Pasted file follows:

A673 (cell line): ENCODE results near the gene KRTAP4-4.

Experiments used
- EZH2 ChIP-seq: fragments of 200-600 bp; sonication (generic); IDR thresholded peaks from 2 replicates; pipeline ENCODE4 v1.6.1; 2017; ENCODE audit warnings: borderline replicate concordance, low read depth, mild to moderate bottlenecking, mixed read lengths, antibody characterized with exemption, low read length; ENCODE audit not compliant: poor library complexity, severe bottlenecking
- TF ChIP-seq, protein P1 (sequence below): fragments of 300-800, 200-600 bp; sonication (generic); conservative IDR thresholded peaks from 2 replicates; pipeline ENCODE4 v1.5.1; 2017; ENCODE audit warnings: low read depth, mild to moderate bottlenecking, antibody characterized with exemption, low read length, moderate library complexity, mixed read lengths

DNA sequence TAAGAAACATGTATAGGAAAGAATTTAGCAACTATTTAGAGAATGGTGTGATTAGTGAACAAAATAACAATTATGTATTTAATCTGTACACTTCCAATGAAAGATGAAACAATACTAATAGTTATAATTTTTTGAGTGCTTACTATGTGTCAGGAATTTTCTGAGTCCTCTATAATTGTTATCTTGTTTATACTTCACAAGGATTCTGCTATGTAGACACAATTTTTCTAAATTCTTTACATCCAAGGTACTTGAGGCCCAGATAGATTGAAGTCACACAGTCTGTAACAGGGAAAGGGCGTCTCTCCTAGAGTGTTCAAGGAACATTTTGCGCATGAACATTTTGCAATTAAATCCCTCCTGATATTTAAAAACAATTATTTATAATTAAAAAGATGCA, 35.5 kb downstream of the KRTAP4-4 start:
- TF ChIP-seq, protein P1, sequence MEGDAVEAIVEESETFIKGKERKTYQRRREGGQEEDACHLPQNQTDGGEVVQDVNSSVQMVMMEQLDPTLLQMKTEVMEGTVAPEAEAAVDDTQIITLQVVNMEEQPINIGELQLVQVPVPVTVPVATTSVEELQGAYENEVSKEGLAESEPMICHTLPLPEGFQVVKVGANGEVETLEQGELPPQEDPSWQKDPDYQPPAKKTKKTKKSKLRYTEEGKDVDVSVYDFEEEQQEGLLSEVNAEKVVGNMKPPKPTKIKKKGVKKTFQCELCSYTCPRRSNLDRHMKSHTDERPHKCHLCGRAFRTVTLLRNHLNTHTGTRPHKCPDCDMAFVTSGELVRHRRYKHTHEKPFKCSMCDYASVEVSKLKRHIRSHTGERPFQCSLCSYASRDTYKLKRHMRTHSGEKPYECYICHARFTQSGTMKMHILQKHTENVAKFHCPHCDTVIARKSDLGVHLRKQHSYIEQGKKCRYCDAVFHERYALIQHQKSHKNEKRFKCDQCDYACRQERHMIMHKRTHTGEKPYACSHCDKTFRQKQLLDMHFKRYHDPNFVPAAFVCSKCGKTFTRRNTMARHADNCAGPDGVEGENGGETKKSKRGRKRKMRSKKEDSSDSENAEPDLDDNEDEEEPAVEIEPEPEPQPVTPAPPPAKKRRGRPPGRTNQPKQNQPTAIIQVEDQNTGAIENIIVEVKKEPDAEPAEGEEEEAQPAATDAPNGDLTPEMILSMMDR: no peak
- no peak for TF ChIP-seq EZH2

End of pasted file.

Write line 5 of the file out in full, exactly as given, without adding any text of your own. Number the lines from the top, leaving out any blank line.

DNA sequence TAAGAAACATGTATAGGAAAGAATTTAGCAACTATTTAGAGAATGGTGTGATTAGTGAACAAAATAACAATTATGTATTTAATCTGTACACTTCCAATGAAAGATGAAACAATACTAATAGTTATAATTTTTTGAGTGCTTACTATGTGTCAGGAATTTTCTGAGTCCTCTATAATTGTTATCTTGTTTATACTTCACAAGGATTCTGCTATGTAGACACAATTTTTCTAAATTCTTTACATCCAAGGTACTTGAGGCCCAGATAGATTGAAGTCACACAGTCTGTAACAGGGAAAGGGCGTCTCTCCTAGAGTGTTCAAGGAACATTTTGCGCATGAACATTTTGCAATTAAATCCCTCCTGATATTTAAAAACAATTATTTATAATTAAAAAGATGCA, 35.5 kb downstream of the KRTAP4-4 start: